Munday is an associate professor of electrical and in UMD's A. James Clark School of Engineering, and his lab is housed in UMD's Institute for Research in Electronics and Applied Physics, which enables interdisciplinary research between its natural science and engineering colleges.

"Experiments like this are helping us better understand and control the quantum vacuum. It's what one might call 'the physics of empty space,' which upon closer examination seems to be not so empty after all," said John Gillaspy, the physics program officer who oversaw NSF funding of the research.

"Classically, the vacuum is really empty—it is, by definition, the absence of anything," said Gillaspy. "But quantum physics predicts that even the most empty space that one can imagine is filled with 'virtual' particles and fields, quantum fluctuations in pure emptiness that lead to subtle, but very real, effects that can be measured and even exploited to do things that would otherwise be impossible. The universe contains many complicated things, yet there are still unanswered questions about some of the simplest, most fundamental phenomena—this research may help us to find some of the answers."

Explore further: Uncovering the interplay between two famous quantum effects

More information: David A. T. Somers et al, Measurement of the Casimir torque, Nature (2018). DOI: 10.1038/s41586-018-0777-8

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5 / 5 (1) Dec 20, 2018
This article is incomplete, and implies that space is rotationally anistropic. This is not the case.

In order for this rotation to be manifest a pair of parallel anisotropic uniaxial plates—with in-plane optical anisotropy and misaligned optical axes—separated by an isotropic dielectric must be employed to introduce the twist preference in the void between the plates.

Da Schneib
5 / 5 (1) Dec 20, 2018
Hmmmm. If this effect can provide a torque, that's very different from just a force. A torque can be utilized to make energy.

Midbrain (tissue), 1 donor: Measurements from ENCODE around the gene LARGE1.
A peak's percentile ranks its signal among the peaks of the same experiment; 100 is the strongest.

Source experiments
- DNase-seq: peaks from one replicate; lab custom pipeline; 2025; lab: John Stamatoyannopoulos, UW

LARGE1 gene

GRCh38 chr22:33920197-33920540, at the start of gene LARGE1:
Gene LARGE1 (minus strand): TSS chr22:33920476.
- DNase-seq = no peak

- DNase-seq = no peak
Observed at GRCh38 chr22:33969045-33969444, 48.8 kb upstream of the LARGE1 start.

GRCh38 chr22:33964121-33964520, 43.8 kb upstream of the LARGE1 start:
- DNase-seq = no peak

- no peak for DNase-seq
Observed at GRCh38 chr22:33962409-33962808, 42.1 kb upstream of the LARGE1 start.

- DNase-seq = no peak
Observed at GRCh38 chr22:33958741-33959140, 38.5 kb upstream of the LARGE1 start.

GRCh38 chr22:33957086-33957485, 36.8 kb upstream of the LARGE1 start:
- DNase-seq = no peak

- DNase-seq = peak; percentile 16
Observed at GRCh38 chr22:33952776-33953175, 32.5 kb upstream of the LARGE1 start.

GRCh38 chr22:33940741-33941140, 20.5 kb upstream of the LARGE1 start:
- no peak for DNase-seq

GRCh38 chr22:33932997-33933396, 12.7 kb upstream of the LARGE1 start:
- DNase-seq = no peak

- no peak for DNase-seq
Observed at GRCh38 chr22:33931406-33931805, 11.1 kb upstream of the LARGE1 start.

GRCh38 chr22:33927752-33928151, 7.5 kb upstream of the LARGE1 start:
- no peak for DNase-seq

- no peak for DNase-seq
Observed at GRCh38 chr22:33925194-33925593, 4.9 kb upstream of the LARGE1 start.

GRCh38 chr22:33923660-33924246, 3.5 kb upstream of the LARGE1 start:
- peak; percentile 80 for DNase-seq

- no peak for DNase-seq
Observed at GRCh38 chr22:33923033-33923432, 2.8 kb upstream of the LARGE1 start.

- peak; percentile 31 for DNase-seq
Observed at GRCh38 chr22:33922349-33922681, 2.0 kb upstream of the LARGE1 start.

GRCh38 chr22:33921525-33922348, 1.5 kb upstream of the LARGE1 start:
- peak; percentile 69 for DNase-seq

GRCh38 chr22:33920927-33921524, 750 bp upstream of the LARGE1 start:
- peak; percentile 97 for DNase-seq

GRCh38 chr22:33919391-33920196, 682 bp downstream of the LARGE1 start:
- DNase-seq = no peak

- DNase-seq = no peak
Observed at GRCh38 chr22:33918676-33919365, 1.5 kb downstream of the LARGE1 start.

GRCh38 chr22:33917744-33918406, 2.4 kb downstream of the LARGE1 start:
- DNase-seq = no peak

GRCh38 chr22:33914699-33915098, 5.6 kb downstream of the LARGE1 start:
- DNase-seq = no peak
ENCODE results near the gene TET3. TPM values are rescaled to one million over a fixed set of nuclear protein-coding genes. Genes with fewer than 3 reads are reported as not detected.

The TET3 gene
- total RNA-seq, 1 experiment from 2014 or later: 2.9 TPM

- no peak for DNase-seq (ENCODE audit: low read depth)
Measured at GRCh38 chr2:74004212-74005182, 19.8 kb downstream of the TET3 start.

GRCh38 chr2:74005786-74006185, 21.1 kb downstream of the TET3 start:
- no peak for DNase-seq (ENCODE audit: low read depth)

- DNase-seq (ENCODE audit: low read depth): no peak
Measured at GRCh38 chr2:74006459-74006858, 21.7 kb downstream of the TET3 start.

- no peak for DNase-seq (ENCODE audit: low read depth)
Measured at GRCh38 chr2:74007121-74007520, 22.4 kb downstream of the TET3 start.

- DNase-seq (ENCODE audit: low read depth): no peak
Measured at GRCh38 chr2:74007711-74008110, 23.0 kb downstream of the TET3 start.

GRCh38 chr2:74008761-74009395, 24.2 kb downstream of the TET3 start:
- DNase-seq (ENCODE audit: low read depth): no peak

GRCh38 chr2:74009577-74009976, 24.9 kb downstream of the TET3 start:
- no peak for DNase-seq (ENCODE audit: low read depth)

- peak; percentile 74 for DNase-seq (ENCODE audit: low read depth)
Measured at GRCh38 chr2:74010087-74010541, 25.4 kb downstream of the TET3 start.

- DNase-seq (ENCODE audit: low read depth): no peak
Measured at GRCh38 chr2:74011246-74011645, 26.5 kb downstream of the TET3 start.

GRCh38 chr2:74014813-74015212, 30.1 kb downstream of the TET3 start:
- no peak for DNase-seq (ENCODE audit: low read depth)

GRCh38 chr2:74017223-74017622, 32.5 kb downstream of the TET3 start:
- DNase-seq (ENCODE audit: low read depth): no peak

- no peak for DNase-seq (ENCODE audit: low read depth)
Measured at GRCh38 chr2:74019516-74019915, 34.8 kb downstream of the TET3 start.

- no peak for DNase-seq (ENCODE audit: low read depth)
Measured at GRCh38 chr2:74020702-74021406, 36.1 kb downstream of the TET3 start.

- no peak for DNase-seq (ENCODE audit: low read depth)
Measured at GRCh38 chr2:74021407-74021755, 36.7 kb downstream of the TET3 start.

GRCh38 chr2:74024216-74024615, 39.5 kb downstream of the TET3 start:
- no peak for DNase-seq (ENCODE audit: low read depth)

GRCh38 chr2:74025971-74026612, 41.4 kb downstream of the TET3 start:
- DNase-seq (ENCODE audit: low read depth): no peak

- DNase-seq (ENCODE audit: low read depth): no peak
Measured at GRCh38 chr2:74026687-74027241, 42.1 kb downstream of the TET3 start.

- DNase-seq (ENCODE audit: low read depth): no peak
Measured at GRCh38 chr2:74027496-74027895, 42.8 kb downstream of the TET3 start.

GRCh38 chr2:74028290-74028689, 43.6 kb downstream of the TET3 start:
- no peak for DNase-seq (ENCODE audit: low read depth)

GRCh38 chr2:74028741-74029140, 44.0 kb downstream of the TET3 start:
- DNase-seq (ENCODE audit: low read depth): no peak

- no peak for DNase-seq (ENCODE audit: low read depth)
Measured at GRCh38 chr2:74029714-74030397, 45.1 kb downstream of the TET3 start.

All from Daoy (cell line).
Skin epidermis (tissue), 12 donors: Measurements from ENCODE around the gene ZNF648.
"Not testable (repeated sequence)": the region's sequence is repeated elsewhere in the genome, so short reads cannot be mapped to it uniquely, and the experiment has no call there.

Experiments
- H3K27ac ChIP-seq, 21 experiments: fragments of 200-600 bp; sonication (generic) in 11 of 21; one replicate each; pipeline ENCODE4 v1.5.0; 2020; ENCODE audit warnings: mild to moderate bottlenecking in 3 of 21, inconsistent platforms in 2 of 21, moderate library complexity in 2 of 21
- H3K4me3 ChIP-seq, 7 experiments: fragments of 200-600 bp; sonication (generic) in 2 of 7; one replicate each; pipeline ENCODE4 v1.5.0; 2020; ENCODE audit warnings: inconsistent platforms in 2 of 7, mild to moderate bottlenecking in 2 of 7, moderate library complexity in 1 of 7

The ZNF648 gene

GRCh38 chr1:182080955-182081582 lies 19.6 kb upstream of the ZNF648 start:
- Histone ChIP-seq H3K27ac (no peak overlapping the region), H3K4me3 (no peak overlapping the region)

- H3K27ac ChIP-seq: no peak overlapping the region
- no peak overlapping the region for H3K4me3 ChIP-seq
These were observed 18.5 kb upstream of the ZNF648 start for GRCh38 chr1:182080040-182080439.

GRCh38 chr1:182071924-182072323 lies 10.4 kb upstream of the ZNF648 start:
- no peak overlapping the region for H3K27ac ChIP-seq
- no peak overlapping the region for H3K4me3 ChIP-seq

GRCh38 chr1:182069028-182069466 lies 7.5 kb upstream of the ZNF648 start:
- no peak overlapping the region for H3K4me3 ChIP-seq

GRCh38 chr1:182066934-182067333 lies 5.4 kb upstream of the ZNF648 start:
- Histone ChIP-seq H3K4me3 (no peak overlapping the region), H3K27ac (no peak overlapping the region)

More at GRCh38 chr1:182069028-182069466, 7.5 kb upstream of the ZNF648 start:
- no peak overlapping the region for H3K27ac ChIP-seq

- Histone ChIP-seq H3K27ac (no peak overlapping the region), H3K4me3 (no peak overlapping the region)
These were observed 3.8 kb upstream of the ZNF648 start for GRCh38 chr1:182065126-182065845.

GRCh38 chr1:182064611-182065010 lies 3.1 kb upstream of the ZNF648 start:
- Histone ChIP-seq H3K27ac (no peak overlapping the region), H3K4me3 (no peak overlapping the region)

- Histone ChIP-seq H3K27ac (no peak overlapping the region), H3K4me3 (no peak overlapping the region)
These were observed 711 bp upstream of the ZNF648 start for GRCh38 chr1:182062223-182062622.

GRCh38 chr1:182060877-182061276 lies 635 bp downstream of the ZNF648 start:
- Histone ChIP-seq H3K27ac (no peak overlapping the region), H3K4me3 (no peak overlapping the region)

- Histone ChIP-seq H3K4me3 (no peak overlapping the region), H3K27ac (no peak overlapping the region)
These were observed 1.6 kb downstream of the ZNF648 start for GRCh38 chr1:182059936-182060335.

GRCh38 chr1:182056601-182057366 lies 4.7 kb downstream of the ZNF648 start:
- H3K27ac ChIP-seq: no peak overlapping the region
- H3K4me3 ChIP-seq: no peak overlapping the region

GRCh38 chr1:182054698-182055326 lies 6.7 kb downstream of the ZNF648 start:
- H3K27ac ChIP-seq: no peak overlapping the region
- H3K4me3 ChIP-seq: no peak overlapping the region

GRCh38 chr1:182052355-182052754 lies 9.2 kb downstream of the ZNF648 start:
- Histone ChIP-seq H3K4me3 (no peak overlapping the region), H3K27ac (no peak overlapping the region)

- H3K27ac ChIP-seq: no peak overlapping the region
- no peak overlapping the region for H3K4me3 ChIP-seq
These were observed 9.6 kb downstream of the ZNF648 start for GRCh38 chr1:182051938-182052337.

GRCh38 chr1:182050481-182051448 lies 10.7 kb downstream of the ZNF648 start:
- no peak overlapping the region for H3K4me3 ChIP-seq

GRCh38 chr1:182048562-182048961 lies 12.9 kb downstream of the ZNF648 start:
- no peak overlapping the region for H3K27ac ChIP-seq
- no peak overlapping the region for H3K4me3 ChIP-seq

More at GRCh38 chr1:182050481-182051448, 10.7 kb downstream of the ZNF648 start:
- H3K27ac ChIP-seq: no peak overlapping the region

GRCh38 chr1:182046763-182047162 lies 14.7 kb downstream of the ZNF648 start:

I suspect there's some effect that will prevent this, but I'd sure like to see what it is.
1 / 5 (2) Dec 20, 2018
Space is not "empty". Space is not filled with the ether. Space itself is the primordial energy of the universe. Variable energy density of space is the origin of inertia and gravity. https://www.neuro...855/1287
not rated yet Dec 20, 2018
This article is incomplete, and implies that space is rotationally anistropic.

It is incomplete but it seems to me they leave out the mechanism entirely.

Another nit is that they also mention the particle fields of the vacuum, but then absurdly refers back to that as "emptiness".

A torque can be utilized to make energy.

Same as the main Casimir force pushes plates with vacuum in between together - yet no one can make energy out of that (or it would be a perpetual motion machine of the worst kind).

Space itself is the primordial energy of the universe.

Yes and no - cosmological scale space is flat so zero energy of the universe, and it is eternal so not "primordial" but inflation potential energy and its quantum fluctuations created the interesting matter structures of the local universe - so you are not entirely wrong but certainly not right either since that link has a crackpot name. If it is publishable it should not go through such a link.